Wednesday was our last day in India and we spent it going shopping in the Mumbai markets. We hadn’t done much shopping so far during our trip, so we had nothing at this point to bring home with us to remember the trip by. Whenever we go somewhere new, I like to find something really small to bring home and put on our travel shelf. It’s a pretty sparse-looking shelf right now, but I’m hoping one day it will be full of memories of all the places we’ve been as a family.
The first market we went to was in Bandra and, man, was it busy. It was a beautiful day out (except for being about 107 degrees), and I think everyone in the city thought it was a good day to go shopping. Bandra was absolutely packed with locals and tourists alike. And all the shop owners were doing everything they could to get our attention. If you so much as turned your head to look at what they had for sale, you were in for it. We learned to shop by keeping our faces straight forward and looking at what was for sale out of the corners of our eyes.
As busy as it was, we still had a pretty successful shopping trip in Bandra. Lexie got a pair of shoes and I found a couple tops for a great price. Ironically, I got home and found security tags still on the clothes, so we had to break them off with a hammer and then sew up the holes they made. Do shirts from outdoor markets usually have security tags on them?
The only thing I had a hard time dealing with in the markets here was all of the begging. We were careful not to give money to any of the children because we’d been told they don’t usually get to keep it. Sadly, they’re often being forced to beg by their parents or another adult. It’s pretty hard to see people, children especially, in poverty and not want to help, though. If I had thought ahead, I would have brought along some individually wrapped crackers or something similar to give out instead of money, but unfortunately we had nothing to offer.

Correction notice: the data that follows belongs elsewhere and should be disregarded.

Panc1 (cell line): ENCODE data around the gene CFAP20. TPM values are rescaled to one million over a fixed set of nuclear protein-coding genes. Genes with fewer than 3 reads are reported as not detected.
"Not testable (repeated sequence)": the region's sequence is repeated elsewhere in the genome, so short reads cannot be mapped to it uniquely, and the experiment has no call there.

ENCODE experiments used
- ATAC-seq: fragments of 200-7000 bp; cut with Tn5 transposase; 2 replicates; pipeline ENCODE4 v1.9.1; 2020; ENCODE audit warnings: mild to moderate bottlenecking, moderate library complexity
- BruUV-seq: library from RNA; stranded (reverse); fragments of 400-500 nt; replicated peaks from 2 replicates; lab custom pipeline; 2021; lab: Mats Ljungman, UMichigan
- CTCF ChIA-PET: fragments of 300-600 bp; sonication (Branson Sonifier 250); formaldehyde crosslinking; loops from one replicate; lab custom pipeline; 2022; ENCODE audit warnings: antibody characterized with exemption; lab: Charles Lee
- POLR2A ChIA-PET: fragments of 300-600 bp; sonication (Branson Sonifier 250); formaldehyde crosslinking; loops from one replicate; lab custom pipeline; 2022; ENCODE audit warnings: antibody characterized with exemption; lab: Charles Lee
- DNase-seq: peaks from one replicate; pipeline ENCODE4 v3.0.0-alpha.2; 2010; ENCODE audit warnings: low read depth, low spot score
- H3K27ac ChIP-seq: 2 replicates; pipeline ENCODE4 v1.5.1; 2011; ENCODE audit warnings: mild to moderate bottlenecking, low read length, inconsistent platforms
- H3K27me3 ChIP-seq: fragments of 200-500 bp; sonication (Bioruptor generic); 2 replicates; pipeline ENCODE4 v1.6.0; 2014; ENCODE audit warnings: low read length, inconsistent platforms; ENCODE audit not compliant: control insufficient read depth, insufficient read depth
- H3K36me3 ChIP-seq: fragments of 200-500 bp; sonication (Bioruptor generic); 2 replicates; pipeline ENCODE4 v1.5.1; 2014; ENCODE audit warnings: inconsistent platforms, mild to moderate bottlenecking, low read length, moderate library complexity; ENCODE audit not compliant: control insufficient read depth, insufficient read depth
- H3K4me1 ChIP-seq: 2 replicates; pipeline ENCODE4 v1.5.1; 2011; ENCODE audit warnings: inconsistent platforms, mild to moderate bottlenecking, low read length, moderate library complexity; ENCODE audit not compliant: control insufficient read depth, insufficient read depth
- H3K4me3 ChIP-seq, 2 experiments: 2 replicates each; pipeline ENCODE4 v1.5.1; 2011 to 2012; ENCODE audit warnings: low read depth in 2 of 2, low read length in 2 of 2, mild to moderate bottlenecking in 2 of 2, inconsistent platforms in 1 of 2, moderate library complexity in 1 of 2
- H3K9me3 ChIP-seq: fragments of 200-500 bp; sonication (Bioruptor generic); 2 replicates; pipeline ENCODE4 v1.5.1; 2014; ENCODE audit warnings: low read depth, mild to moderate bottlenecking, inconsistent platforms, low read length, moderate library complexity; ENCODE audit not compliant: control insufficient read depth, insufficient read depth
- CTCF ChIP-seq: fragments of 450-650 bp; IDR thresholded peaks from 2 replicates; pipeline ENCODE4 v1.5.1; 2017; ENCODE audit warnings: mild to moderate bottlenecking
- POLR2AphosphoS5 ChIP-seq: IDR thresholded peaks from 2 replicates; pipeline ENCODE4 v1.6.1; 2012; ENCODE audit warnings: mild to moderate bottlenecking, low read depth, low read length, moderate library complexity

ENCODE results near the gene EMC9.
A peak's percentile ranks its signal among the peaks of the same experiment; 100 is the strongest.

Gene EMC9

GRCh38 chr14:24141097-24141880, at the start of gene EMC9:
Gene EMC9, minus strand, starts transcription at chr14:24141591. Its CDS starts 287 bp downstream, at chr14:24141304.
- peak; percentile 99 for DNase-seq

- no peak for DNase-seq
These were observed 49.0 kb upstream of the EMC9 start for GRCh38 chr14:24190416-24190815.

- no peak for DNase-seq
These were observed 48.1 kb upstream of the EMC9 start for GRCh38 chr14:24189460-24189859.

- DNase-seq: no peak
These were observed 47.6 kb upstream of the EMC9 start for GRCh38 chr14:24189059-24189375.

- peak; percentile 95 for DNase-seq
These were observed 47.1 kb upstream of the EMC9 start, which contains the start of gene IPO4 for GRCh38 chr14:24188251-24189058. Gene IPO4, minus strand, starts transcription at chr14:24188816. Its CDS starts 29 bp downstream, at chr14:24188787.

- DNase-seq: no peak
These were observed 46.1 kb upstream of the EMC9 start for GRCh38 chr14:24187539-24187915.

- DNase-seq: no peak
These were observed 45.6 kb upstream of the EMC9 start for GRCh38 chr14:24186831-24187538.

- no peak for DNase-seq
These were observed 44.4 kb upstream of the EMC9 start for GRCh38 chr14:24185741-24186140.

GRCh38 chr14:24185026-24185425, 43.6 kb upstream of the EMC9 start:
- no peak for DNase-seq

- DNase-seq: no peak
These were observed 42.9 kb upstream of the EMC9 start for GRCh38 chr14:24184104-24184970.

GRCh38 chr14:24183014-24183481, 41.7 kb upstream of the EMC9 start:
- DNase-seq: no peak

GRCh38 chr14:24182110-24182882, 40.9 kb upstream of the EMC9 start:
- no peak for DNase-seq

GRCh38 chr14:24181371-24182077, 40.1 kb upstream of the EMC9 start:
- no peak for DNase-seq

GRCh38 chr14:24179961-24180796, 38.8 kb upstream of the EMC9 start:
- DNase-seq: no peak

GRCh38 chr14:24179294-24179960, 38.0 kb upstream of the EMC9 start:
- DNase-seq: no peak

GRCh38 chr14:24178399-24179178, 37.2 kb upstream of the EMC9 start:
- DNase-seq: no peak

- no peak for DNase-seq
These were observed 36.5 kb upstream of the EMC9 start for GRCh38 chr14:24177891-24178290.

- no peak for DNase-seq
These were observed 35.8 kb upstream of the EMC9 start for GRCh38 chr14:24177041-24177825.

Next, to escape the heat and the crowds, we headed to the markets in Hiranandani. Many of these markets were indoors or in shaded areas, so it was the perfect place to go during the hottest part of the day. The Galleria in Hiranandani is especially nice. The shops are, of course, more expensive because it is a nicer area, but you can still bargain your way into some good deals. I found a small Ganesha to bring home for our travel shelf, and Cory found a gender-ambiguous mannequin. That didn’t come home with us.
Our last stop before we headed back to the apartment for dinner was the food market that my mom and dad regularly shop at. It is a really nice place – similar in layout to grocery stores we are used to back home, but with almost no brands that look familiar. Most of the products sold on the shelves are not in English either, so my mom has to rely on the picture on the box to determine what it is she’s buying. (It’s not uncommon that she comes home with a few surprises – flour and sugar look pretty similar in pictures!) At this market, both eggs and milk were sold on the shelf instead of the refrigerated section, and the eggs came in the littlest cartons I’ve ever seen. I’d have to buy quite a few of those to cover the amount of eggs we eat in a week!
After shopping in the Mumbai markets, we spent the rest of the afternoon and evening at the apartment, packing up our bags and preparing for the long journey home. Our flight was scheduled to leave in the middle of the night, so we just stayed awake until it was time to head to the airport. It was really hard saying goodbye to my parents, especially my dad since I wouldn’t get to see him again until Christmas, but I cannot express to you how much relief I felt knowing we were going home. An airplane never looked so good as the one we boarded for Amsterdam. Right before we boarded the plane, we took our very last picture in Mumbai. No judging allowed – it had been a LONG two weeks. I’ll have my final India post up tomorrow!
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